Canada Dashboard Digest

Are you sick of hearing about Heartbleed? If you are, you may want to skip some of the stories profiled in this week’s Dashboard Digest. If, however, you are like me, you might still be confused by the array of stories about the technical vulnerability, how it works and what damage it might have caused. I had to do a fair amount of self-study this week to prepare for an on-air interview with the CBC, and I must admit that the more I read about it, the more questions I had.

One thing is for sure: We work in an increasingly dynamic industry where things change faster than ever. What was once considered secure is actually not. Safeguards that you thought were good enough, aren't. I suppose that’s all the more reason the privacy professional needs tools like the Dashboard Digest—to try and stay on top of what’s going on.

With respect to the Heartbleed saga, we felt that you deserved even more opportunity to learn about it, so we have added a session to this year’s Symposium that promises to educate privacy professionals on exactly what they need to know about the vulnerability. I hope you can make it to Toronto if you're keen to learn more.

Somewhat overshadowed by Heartbleed were two rather significant decisions from Commissioners Denham and Cavoukian. Read on to learn more because these, too, are important events. 

Have a great weekend, and happy (Easter egg) hunting!

Kris Klein
Managing Director
IAPP Canada

Top Canadian Privacy News

ONLINE PRIVACY

Yahoo CPO: “Privacy Cannot Be an Afterthought” (April 30, 2010)

The global Internet community "has been put on notice... that privacy cannot be an afterthought." That was the message from Yahoo, Inc., Chief Privacy Officer Anne Toth at the Office of the Privacy Commissioner's privacy consultations in Toronto on Thursday. The Globe and Mail reports that Toth distanced herself from social networking executives who have reportedly disregarded privacy as a concern, instead cautioning that if the online industry does not improve Web site privacy settings, regulators will start imposing harsher rules. David Vladeck of the U.S. Federal Trade Commission (FTC), who also spoke at the event, confirmed that the FTC plans to introduce rules this summer aimed at giving consumers more control over Web sites' use of their data. (See related story below.)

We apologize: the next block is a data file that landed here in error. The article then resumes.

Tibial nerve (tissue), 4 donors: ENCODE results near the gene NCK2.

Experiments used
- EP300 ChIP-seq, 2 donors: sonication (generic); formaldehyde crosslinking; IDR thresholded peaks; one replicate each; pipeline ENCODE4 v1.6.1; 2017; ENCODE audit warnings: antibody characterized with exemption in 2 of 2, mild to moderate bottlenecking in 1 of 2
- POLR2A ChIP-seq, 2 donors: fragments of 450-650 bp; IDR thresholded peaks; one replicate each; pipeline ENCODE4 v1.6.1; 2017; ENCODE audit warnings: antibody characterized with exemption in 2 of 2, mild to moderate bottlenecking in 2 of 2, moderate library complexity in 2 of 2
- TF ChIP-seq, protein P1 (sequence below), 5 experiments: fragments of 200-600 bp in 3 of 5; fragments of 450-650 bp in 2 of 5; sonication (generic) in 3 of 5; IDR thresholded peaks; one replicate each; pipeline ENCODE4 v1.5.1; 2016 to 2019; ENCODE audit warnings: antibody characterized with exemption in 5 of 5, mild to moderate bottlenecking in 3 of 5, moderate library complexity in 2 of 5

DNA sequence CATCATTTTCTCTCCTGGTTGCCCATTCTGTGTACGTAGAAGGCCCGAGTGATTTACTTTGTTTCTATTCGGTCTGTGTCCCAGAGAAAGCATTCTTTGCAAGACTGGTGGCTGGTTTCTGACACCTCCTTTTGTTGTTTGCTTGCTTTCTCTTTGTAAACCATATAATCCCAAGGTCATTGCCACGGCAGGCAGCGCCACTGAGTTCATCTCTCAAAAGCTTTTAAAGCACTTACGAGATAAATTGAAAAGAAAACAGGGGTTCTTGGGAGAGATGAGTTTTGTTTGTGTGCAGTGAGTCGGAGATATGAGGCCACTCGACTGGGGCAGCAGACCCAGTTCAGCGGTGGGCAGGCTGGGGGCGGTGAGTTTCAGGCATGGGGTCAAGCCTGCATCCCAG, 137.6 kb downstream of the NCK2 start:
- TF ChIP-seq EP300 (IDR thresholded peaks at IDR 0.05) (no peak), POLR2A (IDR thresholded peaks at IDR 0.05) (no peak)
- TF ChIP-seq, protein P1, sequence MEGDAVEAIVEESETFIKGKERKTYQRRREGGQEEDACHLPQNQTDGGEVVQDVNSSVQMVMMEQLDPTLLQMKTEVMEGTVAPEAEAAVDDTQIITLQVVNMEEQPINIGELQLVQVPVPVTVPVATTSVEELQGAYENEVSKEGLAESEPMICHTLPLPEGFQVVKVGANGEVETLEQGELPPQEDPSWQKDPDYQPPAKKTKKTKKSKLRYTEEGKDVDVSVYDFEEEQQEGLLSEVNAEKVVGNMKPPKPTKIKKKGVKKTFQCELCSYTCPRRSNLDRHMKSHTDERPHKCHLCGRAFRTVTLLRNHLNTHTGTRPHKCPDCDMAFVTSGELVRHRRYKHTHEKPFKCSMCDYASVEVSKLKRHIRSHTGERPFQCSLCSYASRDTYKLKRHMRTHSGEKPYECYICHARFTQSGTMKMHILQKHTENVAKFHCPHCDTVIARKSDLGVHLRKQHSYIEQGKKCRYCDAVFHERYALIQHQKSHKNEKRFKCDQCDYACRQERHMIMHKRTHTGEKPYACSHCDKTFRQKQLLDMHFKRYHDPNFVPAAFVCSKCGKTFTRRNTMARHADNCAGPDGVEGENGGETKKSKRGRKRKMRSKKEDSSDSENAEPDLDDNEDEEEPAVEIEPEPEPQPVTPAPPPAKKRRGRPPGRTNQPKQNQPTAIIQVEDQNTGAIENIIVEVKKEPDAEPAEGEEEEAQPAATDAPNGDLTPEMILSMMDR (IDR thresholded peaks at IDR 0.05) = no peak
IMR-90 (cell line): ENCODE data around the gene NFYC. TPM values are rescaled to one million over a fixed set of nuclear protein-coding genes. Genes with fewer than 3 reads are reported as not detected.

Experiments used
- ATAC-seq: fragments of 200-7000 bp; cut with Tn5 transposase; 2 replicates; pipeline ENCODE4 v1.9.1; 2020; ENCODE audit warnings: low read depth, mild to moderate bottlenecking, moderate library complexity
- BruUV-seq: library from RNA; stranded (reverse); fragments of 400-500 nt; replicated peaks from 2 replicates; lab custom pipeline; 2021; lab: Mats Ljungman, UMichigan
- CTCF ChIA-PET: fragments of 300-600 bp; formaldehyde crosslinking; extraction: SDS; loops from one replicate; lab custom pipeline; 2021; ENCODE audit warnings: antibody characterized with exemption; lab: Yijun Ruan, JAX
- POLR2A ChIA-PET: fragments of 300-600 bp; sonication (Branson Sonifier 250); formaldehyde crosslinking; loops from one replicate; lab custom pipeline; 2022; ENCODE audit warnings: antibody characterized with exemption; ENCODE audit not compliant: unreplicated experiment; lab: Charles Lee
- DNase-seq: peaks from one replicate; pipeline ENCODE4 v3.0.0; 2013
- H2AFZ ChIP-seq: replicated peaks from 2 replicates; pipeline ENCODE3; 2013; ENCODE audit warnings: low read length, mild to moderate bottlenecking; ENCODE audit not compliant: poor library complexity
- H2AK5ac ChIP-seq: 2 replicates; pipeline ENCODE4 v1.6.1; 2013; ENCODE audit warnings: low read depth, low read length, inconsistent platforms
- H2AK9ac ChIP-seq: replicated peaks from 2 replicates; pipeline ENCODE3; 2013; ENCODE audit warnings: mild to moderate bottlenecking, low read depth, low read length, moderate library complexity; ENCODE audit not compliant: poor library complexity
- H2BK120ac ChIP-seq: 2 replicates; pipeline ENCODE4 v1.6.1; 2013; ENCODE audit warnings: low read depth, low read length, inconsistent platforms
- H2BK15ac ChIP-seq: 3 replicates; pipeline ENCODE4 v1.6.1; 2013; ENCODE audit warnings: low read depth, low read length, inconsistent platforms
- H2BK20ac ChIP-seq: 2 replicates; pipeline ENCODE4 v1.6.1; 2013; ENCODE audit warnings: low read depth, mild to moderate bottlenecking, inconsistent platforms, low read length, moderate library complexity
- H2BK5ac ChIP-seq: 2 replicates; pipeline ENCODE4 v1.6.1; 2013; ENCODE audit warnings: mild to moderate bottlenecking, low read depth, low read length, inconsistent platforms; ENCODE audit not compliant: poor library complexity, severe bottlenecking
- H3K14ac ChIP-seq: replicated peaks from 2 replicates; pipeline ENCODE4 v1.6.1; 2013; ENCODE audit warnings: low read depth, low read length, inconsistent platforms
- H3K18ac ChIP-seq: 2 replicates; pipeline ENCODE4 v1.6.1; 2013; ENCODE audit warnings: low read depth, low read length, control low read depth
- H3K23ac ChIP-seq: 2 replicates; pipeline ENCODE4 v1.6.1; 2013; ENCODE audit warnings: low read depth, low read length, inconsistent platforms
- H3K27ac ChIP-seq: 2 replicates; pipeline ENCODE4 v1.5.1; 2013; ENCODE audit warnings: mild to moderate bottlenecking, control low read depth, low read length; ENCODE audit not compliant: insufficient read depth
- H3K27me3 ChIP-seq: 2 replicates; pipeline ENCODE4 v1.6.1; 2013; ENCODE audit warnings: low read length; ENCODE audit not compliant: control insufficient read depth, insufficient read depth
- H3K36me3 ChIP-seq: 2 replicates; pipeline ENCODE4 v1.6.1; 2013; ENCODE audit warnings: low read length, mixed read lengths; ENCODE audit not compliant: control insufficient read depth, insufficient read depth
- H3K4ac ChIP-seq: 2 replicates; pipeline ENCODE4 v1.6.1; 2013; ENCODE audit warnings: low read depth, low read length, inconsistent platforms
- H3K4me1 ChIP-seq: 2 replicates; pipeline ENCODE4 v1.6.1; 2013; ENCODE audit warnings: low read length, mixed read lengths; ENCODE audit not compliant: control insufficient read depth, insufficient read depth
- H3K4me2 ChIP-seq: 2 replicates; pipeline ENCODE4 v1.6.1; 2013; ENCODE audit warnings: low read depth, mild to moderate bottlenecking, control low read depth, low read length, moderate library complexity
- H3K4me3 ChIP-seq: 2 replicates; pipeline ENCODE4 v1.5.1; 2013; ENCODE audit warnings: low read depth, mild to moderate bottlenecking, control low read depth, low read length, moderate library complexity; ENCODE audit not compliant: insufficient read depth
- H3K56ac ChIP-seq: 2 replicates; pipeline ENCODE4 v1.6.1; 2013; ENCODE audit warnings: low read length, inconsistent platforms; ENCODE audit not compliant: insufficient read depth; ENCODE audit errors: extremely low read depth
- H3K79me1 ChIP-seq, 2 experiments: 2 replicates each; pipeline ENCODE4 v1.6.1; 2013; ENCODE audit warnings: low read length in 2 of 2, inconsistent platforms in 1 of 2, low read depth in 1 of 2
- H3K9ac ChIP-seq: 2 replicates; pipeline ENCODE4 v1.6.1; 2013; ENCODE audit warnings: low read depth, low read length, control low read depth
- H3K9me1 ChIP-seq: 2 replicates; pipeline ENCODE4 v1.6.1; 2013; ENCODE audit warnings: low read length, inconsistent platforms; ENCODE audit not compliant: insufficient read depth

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PRIVACY

Commissioners’ Collaboration Signals Steps Toward Privacy Enforcement Without Borders (April 30, 2010)

Last week's letter by Canadian Privacy Commissioner Jennifer Stoddart and nine of her counterparts from across the globe questioning the privacy practices of several international corporations may well indicate a new era of privacy enforcement, Michael Geist suggests in a Toronto Star report. "The joint letter signals a new approach to privacy enforcement, one based on greater cooperation and mutual recognition of common privacy principles," he writes, adding, "As privacy and data protection commissioners work together on issues with a global impact, they create a new layer of enforcement that could lead to joint investigations and parallel enforcement actions. After years of grappling with the challenges of borderless privacy concerns in a bordered world, that is a development worth buzzing about."
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SOCIAL NETWORKING

OPC Conference Attendees Hear Concerns About New Facebook Application (April 30, 2010)

A Facebook application that allows users to publicly connect with third-party Web sites and share them with friends is raising privacy concerns, the Toronto Star reports. "It's what I and others call 'soft surveillance.' Marketers are building their social graphs based on...social networks, mapping connections between people," University of Ottawa Professor Ian Kerr told attendees at the Office of the Privacy Commissioner's "Understanding Online Tracking, Profiling and Targeting" conference on Thursday. Kerr suggested such applications take online tracking and profiling to a whole new level, the report states, based on users' social networks, not just personal preferences. As Jules Polonetsky, CIPP, of the U.S.-based Future of Privacy Forum put it, "if some of your friends are deadbeats, marketers may conclude you are a bad risk too."
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ONLINE PRIVACY

Discretion May Be the Key to Privacy Protection (April 30, 2010)